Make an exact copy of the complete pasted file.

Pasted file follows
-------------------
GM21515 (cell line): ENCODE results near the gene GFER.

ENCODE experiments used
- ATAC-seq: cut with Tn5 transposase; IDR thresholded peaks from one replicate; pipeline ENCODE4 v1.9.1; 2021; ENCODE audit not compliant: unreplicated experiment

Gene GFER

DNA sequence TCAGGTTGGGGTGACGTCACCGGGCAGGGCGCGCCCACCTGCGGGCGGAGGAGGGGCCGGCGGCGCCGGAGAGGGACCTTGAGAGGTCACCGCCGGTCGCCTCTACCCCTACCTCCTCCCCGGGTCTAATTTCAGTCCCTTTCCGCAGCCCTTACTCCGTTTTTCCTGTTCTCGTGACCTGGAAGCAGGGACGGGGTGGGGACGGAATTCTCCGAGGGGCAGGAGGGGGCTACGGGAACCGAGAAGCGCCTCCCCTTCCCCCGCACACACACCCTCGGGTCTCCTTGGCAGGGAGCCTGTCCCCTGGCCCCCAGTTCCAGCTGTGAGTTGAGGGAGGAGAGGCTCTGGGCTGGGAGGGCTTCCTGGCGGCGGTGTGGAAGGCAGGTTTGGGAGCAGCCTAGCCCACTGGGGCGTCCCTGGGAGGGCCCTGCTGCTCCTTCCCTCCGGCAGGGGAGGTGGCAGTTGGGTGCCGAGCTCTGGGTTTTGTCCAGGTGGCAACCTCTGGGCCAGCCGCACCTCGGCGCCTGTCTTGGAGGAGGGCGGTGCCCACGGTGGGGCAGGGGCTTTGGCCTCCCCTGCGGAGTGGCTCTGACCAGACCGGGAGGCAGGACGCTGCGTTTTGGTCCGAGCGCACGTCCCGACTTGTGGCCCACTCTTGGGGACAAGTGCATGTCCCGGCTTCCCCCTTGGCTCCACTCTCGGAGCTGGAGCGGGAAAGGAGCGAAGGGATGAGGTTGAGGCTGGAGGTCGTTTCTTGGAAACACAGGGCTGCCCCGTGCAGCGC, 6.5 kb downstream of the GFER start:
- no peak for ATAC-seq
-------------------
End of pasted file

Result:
GM21515 (cell line): ENCODE results near the gene GFER.

ENCODE experiments used
- ATAC-seq: cut with Tn5 transposase; IDR thresholded peaks from one replicate; pipeline ENCODE4 v1.9.1; 2021; ENCODE audit not compliant: unreplicated experiment

Gene GFER

DNA sequence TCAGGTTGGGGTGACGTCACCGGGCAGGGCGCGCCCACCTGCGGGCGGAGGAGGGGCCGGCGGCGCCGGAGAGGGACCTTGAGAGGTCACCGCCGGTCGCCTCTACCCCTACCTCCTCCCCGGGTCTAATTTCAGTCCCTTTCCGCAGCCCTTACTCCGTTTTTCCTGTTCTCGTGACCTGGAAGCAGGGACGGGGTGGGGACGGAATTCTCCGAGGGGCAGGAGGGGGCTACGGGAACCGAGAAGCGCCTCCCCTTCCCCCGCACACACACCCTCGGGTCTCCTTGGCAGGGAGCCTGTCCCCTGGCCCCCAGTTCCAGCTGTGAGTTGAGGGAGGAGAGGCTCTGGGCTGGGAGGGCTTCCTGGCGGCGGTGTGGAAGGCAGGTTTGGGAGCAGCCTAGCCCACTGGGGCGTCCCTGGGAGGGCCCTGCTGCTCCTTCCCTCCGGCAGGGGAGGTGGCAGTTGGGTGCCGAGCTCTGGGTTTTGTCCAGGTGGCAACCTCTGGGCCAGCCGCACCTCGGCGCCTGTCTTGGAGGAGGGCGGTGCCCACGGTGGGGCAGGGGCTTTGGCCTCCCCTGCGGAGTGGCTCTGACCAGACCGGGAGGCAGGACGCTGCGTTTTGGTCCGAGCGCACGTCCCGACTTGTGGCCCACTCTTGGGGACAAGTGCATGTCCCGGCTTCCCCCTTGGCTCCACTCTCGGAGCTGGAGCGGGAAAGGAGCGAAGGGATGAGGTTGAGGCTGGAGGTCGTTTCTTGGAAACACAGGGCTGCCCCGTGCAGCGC, 6.5 kb downstream of the GFER start:
- no peak for ATAC-seq